With the election campaign underway at the beginning of this month, the subject of housing has not taken long to make the headlines.
CORPIQ also took the opportunity to issue an opinion letter in Le Soleil where it states that a clearly defined strategy must be put forward, including: development, financing, unlocking, and protection of Quebec's housing stock. In this context of election campaigns across the province, different parties have made their promises regarding the housing shortage.
Thus, we can read in the Journal de Montréal that the city of Montreal accounts for more than half of this shortfall. In the Outaouais region, the federal government is promising to build more than 17,000 housing units, 6,000 of which would be considered affordable. In this article from Radio-Canada, it states that this action plan would cost nearly $2 billion. By the way, the APCHQ also recommended aiming at densification to address the housing crisis in the Outaouais to fill the housing deficit. In this regard, the organization wants to put an end to "not in my backyard" talk about densification, when it is needed more than ever. For example, according to the executive director of the organization in the Outaouais region, projects that would increase the zoning from 8 to 10 storeys must stop being blocked by a dozen protesters. It is also in this region that the co-spokesperson of Québec solidaire, Gabriel Nadeau-Dubois, promises several thousand units of social housing. The party also promises 1000 dwellings in Northern Quebec if elected, and a total of approximately 25,000 social housing units across the province, according to this article from La Presse.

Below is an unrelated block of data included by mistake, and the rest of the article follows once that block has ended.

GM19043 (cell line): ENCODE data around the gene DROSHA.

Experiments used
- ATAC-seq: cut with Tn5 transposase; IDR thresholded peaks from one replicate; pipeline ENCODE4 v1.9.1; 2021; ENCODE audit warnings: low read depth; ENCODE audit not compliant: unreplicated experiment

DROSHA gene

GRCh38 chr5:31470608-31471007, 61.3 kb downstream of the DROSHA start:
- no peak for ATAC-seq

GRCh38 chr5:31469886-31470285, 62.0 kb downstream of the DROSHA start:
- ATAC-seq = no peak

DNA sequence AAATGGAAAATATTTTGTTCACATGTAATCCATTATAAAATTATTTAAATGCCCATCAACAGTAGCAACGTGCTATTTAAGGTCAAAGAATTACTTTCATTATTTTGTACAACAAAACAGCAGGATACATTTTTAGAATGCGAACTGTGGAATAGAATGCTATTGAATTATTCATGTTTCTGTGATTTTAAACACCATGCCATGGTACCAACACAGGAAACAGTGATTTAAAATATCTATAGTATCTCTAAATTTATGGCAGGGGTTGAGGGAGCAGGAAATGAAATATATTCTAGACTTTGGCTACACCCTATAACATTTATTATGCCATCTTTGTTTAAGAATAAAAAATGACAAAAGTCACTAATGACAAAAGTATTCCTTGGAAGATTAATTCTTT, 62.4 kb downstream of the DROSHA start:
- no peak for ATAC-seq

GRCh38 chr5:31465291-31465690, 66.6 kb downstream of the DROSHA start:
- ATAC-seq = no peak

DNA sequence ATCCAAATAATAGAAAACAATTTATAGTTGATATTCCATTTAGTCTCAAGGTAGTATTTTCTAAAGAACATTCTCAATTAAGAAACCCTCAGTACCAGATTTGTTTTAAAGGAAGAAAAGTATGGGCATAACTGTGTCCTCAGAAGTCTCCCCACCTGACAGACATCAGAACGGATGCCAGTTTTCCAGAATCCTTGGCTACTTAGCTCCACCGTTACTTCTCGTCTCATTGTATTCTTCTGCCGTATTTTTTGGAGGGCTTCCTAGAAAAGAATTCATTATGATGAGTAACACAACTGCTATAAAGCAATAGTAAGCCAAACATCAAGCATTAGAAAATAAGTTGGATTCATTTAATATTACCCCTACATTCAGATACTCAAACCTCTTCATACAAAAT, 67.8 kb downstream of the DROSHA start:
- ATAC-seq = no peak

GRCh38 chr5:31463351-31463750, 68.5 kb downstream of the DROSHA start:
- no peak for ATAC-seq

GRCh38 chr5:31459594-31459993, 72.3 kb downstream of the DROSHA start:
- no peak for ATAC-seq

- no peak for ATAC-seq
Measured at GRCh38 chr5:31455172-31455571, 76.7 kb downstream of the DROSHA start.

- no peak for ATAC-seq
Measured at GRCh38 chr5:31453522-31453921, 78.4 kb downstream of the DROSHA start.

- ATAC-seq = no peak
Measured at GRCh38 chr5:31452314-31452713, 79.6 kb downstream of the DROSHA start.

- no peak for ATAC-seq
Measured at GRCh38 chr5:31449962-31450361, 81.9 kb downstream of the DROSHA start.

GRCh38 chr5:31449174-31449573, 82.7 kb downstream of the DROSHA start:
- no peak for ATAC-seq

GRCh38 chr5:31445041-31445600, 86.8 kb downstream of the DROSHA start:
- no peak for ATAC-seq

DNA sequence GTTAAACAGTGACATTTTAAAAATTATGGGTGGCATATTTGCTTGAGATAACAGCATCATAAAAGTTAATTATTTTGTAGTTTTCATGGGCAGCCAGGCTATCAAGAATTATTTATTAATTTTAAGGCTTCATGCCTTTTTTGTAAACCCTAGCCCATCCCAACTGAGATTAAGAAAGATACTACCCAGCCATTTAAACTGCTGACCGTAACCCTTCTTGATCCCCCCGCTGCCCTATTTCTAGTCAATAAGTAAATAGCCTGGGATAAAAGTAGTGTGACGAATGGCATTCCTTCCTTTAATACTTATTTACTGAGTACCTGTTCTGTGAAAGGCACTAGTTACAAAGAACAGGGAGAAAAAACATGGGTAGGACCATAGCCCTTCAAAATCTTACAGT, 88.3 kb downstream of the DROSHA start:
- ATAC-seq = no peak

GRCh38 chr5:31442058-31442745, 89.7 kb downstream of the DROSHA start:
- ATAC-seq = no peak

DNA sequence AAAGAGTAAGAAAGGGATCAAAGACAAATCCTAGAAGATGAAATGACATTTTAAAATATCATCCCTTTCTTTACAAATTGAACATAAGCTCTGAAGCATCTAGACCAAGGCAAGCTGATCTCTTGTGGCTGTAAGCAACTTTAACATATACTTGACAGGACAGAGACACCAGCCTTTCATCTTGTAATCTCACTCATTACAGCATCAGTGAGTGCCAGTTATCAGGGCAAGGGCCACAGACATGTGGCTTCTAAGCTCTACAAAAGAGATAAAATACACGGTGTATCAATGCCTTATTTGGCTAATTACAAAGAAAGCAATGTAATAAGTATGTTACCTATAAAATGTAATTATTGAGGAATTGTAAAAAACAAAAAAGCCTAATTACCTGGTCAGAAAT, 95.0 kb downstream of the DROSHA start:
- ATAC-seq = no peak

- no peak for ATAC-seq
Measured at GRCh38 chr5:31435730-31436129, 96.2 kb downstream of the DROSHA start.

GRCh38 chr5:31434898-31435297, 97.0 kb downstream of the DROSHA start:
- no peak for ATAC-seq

On the other hand, not surprisingly, the Bank of Canada's policy rate underwent a further increase. This does nothing to alleviate the imbalance in the rental market since the increase in interest rates has a direct impact on the 60% of property landlords who have a variable rate mortgage. We must not forget that the variation of the increase in interest rates is not recognized in the calculations of the Tribunal administratif du logement, as the Director of Public Affairs and Government Relations of CORPIQ reminded us in this article. While this could be a drag on rental prices, the opposite is true in terms of the sale value of homes. For example, we talk about house prices which could drop by 25% by the beginning of 2023. In fact, in an article from La Presse a 9% decrease has already been noted since April for the Montreal region. In the Quebec City area, the slowdown is also being felt, where a decrease in transactions of about 10%. was noted for the month of August.
Finally, a testimony from CORPIQ was collected in an article from Le Devoir on the proposed "responsible landlord" certification and rent roll that the City of Montreal wants to apply to property landlords. The Commission sur le développement économique et urbain et l'habitation now wants the rent registry to be updated every year instead of every five years, and the certification to apply to dwellings with six or more units instead of eight. CORPIQ has expressed its firm opposition to a rent registry that has not proven its usefulness in other places where it has been implemented, and that building inspections should target older buildings. In short, resources should be used to rebalance the housing supply.